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Saltie 12th Jan 2015 11:37

Have you ever lived in Malaysia, Chuboy? Multiculturalism works a treat there - the Indians do the hard yakka, the Chinese make the money and the Malays reap most of the benefit. It would be the most unfair system I have ever seen, with the possible exception to the old South Africa.

Stanwell 12th Jan 2015 12:34

chuboy,
Short memory, my friend.
The Bali Bombing ring a bell?

chuboy 12th Jan 2015 21:56


Originally Posted by Saltie (Post 8821767)
Have you ever lived in Malaysia, Chuboy? Multiculturalism works a treat there - the Indians do the hard yakka, the Chinese make the money and the Malays reap most of the benefit. It would be the most unfair system I have ever seen, with the possible exception to the old South Africa.

My point was that despite the mix of religions in that country, life goes on for everyone. The inequality is a different matter and exists in some form or another in every country regardless of racial diversity.

RE the bali bombing, who could forget that. The perpetrators did have Arabic roots though, and the attack was financed by al-Qaeda. And there has been nothing like it since. Contrast with countries closer to Mecca, explosions there happen so often you don't read about them until page 24... :suspect:

Andu 12th Jan 2015 22:33

So chuboy, re Malaysia and its "inequalities" you're basically saying that, so long as it works, it's fine and beaut for one section of society to have more rights than others so long as the others are happy to cop it sweet and provide those rights - at their expense - to the lucky ones?

Do you mean things like:

- everyone pays a little extra for their food so that it can have a stamp on it saying its suitable for consumption by the self-elected special people?

- public swimming pools are blocked off on certain days so that the women of the self-elected special people can have a swim without any non-special people (whose rates pay for the pool) can catch a glimpse of them?

- public streets blocked every Friday while the special people pray in the streets?

- the women of the special people are allowed special privileges, like keeping their faces covered in banks and airports, where any non-special people attempting to do so would be denied access and probably arrested as a security risk?

I won't even get started on the perks of being a Bumi Putra in Malaysia, like lower interest rates, preferred housing, education and scholarships, Bumi-only jobs to name just a few, that are not available to non-Malay citizens whose families have lived in Malaya/Malaysia for many generations.

megan 13th Jan 2015 13:47

Andu, you forgot to mention to chuboy that in Malaysia the Muslim Sharia court has supremacy over and above the civil court that the rest of the plebs are subject to.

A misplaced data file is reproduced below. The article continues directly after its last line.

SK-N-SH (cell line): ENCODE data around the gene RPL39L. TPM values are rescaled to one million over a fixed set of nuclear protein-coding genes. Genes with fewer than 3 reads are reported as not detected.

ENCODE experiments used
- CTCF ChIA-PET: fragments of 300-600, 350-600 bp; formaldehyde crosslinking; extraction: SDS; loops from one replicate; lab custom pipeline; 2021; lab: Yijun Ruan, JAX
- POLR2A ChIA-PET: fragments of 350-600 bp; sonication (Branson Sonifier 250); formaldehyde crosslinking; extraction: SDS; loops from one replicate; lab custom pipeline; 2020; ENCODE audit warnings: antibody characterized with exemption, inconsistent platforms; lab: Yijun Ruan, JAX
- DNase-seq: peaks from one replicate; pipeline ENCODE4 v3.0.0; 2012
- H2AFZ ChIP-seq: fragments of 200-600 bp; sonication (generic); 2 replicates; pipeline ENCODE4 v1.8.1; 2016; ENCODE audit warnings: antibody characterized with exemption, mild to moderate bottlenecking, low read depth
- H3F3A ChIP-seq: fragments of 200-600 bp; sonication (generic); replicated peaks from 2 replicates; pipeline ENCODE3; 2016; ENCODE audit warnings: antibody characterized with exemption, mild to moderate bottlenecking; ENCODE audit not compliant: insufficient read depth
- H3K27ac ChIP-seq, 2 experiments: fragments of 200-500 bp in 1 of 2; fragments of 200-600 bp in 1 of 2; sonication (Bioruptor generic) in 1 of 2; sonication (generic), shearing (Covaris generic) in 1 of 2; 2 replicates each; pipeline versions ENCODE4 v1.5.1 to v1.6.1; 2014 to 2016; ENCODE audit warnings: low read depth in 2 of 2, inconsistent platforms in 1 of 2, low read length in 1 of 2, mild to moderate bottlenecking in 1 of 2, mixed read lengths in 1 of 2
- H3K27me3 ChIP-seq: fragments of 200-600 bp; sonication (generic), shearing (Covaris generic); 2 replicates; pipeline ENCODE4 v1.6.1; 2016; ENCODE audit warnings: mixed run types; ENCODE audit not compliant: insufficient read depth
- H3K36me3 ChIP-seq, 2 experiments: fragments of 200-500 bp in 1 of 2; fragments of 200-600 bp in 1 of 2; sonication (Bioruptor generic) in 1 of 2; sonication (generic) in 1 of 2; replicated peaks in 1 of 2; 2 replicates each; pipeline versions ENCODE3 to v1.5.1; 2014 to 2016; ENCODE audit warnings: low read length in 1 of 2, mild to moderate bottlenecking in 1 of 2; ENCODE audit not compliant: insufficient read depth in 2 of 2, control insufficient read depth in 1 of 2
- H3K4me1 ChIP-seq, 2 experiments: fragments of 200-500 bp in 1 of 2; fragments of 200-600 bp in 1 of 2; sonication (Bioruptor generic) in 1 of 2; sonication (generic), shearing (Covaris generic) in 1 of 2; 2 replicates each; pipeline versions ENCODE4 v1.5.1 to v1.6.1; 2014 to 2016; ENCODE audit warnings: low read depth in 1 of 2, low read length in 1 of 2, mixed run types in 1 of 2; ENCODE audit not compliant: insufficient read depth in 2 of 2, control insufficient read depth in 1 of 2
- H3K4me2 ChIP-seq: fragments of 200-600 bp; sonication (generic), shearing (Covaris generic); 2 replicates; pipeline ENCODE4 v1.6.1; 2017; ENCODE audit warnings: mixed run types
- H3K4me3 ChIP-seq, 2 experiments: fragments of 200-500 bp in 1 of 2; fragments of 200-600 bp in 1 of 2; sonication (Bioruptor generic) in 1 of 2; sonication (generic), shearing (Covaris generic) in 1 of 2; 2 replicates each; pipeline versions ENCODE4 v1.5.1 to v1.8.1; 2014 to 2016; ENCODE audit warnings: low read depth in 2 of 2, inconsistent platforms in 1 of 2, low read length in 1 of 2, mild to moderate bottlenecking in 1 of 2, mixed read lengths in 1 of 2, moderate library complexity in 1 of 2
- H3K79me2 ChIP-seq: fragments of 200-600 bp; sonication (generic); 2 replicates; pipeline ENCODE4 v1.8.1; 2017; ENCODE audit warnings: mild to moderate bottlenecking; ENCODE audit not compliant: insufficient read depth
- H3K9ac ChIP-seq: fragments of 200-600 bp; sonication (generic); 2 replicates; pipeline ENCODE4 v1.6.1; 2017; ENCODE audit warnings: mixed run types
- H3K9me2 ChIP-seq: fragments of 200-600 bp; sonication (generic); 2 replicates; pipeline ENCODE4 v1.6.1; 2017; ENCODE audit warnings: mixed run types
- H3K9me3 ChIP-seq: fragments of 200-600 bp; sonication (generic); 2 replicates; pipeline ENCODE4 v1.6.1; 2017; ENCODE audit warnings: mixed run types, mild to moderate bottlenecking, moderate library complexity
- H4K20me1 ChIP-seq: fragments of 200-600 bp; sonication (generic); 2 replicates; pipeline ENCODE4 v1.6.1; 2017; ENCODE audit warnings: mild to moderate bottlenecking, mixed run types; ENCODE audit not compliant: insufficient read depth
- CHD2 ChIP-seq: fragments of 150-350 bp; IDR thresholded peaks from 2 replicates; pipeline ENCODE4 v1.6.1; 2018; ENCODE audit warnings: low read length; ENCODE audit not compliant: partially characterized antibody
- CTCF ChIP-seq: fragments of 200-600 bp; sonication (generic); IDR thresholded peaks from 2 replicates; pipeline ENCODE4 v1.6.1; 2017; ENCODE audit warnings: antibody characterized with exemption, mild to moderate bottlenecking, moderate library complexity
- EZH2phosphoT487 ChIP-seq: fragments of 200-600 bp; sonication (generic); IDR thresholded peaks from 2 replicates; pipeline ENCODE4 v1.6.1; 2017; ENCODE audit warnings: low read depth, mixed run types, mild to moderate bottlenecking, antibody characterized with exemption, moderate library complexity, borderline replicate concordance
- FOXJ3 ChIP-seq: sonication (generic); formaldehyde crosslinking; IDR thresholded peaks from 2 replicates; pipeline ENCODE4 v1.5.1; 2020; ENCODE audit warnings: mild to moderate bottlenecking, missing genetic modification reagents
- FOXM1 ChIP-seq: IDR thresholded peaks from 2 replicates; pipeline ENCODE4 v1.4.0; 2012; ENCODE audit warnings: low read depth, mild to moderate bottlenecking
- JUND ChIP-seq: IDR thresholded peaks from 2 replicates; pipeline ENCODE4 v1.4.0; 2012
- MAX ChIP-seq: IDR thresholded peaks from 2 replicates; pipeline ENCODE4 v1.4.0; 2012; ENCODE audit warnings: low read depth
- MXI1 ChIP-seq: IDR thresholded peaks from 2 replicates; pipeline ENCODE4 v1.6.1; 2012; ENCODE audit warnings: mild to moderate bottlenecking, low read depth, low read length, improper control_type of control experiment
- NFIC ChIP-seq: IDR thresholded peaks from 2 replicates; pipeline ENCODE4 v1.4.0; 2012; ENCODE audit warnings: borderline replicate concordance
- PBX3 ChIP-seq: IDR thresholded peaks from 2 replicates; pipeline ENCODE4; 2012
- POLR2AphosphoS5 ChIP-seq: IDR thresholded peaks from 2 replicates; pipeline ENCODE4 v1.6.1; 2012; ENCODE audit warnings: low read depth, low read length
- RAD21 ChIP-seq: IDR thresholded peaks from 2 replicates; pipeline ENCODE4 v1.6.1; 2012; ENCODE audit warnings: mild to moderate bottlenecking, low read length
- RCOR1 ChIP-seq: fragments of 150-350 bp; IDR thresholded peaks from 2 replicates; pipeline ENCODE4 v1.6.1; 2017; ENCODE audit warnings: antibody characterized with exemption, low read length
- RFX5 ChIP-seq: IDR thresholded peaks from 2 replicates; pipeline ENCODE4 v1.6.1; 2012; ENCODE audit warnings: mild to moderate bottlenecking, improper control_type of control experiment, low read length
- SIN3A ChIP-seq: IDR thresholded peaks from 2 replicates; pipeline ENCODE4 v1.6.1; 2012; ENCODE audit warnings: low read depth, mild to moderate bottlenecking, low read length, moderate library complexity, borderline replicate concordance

chuboy 13th Jan 2015 20:38

Andu, never said inequality was fine. But inequality is not unique to countries inhabited by muslims. Something which you seem to have overlooked.

How many countries allow a select portion of citizens to get married but not others? The justification for such a rule is the appeal to tradition, one which fundamentally imposes religious views on everyone.

Hell, forget marriage. How many (Christian) countries still outright ban homosexuality?

There are parts of the USA where it is technically illegal for atheists to hold public office.

Western countries are far from eligible to hold a moral high ground as far as discrimination is concerned. The problem exists independent of Muslims.

By the way I'm not sure which of your rather petty complaints supports your contention that Muslims have greater rights than others. Are Hindu women banned from swimming pools on ladies day, or is it simply a male-free zone on certain days (similar to spas on Germany)? What types of food in Malaysia cost more because of halal certification? I haven't tried wearing a burqa to circumvent the requirement to identify myself before passing through immigration at KLIA, nor have I used a bank branch in years, so I can't comment on that.

Your comment about bumi puteras is irrelevant because it does not afford greater rights to Muslim people exclusively. Whether it is a fair policy is not the topic of discussion.

Interesting that Malaysians must identify as Muslim or non-Muslim on their ID cards, in order to establish the applicability of sharia law. Based on the hysteria in the thread you would think sharia law would apply to everyone considering how many muzzers live in the country.

MTOW 13th Jan 2015 23:35

chuboy, I think you'll find that in his comments about closed off public swimming pools for 'special people' on certain days and being allowed into banks and airports with the face covered Andu was not referring to Malaysia, but Australia.